Professor R. C. Zaehner's distinction between panenhenic, monistic and theistic mysticism will be examined. It will be argued that there is no necessary reason to suppose that the latter two types involve different sorts of experience: the difference lies rather in the way the experience is interpreted. Likewise it will be argued that the Theravperennial philosophy’ common to mystics. Their doctrines are determined partly by factors other than mystical experience itself.
It has in recent years been argued, by Professors Antony Flew and J. L. Mackie, that God could have created men wholly good. For, causal determinism being compatible with free will, men could have been made in such a way that, without loss of freedom, they would never have fallen into sin. This if true would constitute a weighty anti-theistic argument. And yet intuitively it seems unconvincing. I wish here to uncover the roots of this intuitive suspicion.
First published in 1968, Ninian Smart’s The Yogi and the Devotee: The Interplay Between the Upanishads and Catholic Theology is based on lectures given in Delhi and explores in a novel way the relation between Hinduism and Christianity. The author puts forward a general theory of the relationship between religious experience and doctrines, a theory he had developed in earlier works. He argues that a new form of ‘natural theology’ should be presented, which would show the relevance of religious experience (...) and ritual to what is given in revelation. Smart believes this could be the key to a new understanding between Christianity and Indian religions, and also examines what Christians can learn from other faiths. During a career as a Professor of Religious Studies and Philosophy, Ninian Smart was hugely influential in the way Religious Studies was taught, not only in Britain but around the world. (shrink)
My title is of course a variation on Professor H. D. Lewis' well-known Our Experience of God . There he expounded a variety of religious intuitionism, which stands in the line of Schleiermacher, Rudolf Otto and Martin Buber. These and other writers have characteristically made ‘the move to experience’, as a new blend of natural and revealed theology. The move makes a great deal of sense. On the one hand it grounds belief at a time when the older natural theology (...) apparently had crumbled. On the other hand, it points to the dynamics of religious inspiration and gave a new perspective on revelation. It softens both reason and faith, of course, but it also provides a defence against skepticism. It fits well with a liberal attitude to scriptures and tradition. So there are manifest advantages of the move to experience, for those who wish to make it in the context of the Western theistic tradition. The writers I cited above, and Professor Lewis himself, have discussed religious experience from a mainly Western and theistic angle – even Otto with his great comparative concerns did so; and more needs to be said about the nature of religious experience in the broader context of Eastern and other religions. Lewis, however, paid attention to this wider problem, for instance in his 1963 article ‘Buddha and God’. In some respects this issue of the relationship of apparently non-theistic religions to theism is the most important one in contemporary crosscultural philosophy of religion. (shrink)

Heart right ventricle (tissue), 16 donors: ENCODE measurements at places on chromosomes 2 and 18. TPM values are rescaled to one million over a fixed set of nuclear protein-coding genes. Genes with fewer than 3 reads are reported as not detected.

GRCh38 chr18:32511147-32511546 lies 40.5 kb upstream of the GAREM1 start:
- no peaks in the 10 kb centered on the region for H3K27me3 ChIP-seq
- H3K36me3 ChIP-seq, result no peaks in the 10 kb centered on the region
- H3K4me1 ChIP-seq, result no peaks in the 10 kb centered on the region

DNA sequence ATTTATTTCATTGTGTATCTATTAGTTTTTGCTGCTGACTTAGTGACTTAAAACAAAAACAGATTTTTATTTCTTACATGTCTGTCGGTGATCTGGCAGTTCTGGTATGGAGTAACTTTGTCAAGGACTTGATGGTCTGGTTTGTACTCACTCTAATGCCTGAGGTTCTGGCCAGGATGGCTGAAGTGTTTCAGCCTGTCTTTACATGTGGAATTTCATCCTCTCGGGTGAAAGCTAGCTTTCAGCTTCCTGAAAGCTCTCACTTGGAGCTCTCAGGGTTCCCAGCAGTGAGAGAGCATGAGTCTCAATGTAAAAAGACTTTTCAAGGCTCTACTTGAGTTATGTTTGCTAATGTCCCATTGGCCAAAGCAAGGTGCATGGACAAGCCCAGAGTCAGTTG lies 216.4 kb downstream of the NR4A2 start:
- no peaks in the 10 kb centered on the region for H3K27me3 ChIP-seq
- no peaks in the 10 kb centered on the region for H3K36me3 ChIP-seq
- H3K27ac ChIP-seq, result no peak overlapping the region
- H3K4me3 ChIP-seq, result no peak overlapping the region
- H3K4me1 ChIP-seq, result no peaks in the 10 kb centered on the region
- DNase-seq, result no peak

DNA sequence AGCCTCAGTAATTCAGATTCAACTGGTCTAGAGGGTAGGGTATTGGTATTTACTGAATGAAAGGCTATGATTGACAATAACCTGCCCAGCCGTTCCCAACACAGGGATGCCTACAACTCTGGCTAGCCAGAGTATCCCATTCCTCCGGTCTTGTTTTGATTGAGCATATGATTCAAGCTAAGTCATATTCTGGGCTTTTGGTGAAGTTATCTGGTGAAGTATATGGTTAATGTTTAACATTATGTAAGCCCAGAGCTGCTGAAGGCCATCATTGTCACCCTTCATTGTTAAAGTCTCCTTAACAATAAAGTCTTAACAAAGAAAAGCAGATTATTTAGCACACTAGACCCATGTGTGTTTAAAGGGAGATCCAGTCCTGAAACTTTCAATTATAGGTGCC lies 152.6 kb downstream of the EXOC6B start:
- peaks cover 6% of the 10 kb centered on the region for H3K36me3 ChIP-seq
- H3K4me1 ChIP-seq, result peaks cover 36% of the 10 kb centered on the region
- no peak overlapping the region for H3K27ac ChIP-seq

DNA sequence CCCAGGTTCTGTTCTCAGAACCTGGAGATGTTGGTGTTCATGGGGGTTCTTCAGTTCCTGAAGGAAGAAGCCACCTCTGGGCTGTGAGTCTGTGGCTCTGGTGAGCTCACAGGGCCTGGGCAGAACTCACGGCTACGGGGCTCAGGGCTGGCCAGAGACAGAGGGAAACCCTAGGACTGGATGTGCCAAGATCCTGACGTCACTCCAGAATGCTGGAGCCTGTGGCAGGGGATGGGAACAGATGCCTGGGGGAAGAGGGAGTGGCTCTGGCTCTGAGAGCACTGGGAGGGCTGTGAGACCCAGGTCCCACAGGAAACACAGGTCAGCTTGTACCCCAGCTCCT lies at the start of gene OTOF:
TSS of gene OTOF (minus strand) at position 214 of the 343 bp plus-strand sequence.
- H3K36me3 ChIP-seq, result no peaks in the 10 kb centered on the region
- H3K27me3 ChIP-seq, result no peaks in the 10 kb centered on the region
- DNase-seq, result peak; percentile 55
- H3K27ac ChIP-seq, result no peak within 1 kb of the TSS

The chief point in Professor Flew's reply is this. God could have made men perfectly good, not by altering their inclinations, as I suggested in my main Utopia, but by boosting the forces which resist temptations. All men would need is more strength of character and more sense of duty. Perhaps I was psychically blind not to go into this. Let us do so now. Flew seems to have a monolithic idea of the concepts sense of duty and strength of (...) character , as though these have nothing to do with particular dispositions like courage. (shrink)
The pursuit of linguistic analysis should mean that philosophers pay attention to the facts: in particular, the philosophy of religion cannot ignore the comparative study of religion, social anthropology, etc. A main aim should be to discover a ?grammar? of religious experience, which may help to illuminate the reasons for certain patterns of religious belief, etc. Here it is necessary to resist the functionalist views of some social anthropologists, stemming from the conviction that religion is an illusion and from a (...) conflation of reasons and causes. But in so far as a functionalist approach applies, it can help to exhibit the accidental and ?non?religious? features of a given religion. (shrink)